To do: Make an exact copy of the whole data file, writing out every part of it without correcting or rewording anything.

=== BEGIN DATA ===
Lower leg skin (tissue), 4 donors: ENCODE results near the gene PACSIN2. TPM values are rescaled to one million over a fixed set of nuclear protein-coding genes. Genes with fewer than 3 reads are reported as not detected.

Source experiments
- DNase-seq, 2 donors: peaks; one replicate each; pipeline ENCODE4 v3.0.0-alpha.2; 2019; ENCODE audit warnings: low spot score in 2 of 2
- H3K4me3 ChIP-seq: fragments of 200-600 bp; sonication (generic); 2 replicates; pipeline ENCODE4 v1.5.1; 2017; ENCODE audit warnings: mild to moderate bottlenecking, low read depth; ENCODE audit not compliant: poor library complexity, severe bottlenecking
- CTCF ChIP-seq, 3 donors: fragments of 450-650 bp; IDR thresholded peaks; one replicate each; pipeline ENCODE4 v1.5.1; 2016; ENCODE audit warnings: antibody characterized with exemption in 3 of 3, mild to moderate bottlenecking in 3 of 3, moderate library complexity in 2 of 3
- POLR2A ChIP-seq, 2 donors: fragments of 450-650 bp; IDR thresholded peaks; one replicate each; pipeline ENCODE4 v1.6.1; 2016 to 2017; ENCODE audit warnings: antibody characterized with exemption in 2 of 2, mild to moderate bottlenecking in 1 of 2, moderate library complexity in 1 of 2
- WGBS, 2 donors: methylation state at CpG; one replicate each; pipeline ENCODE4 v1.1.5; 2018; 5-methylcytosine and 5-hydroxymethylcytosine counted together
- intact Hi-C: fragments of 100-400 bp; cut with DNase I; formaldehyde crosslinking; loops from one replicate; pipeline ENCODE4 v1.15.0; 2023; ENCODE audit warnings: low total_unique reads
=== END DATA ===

Lower leg skin (tissue), 4 donors: ENCODE results near the gene PACSIN2. TPM values are rescaled to one million over a fixed set of nuclear protein-coding genes. Genes with fewer than 3 reads are reported as not detected.

Source experiments
- DNase-seq, 2 donors: peaks; one replicate each; pipeline ENCODE4 v3.0.0-alpha.2; 2019; ENCODE audit warnings: low spot score in 2 of 2
- H3K4me3 ChIP-seq: fragments of 200-600 bp; sonication (generic); 2 replicates; pipeline ENCODE4 v1.5.1; 2017; ENCODE audit warnings: mild to moderate bottlenecking, low read depth; ENCODE audit not compliant: poor library complexity, severe bottlenecking
- CTCF ChIP-seq, 3 donors: fragments of 450-650 bp; IDR thresholded peaks; one replicate each; pipeline ENCODE4 v1.5.1; 2016; ENCODE audit warnings: antibody characterized with exemption in 3 of 3, mild to moderate bottlenecking in 3 of 3, moderate library complexity in 2 of 3
- POLR2A ChIP-seq, 2 donors: fragments of 450-650 bp; IDR thresholded peaks; one replicate each; pipeline ENCODE4 v1.6.1; 2016 to 2017; ENCODE audit warnings: antibody characterized with exemption in 2 of 2, mild to moderate bottlenecking in 1 of 2, moderate library complexity in 1 of 2
- WGBS, 2 donors: methylation state at CpG; one replicate each; pipeline ENCODE4 v1.1.5; 2018; 5-methylcytosine and 5-hydroxymethylcytosine counted together
- intact Hi-C: fragments of 100-400 bp; cut with DNase I; formaldehyde crosslinking; loops from one replicate; pipeline ENCODE4 v1.15.0; 2023; ENCODE audit warnings: low total_unique reads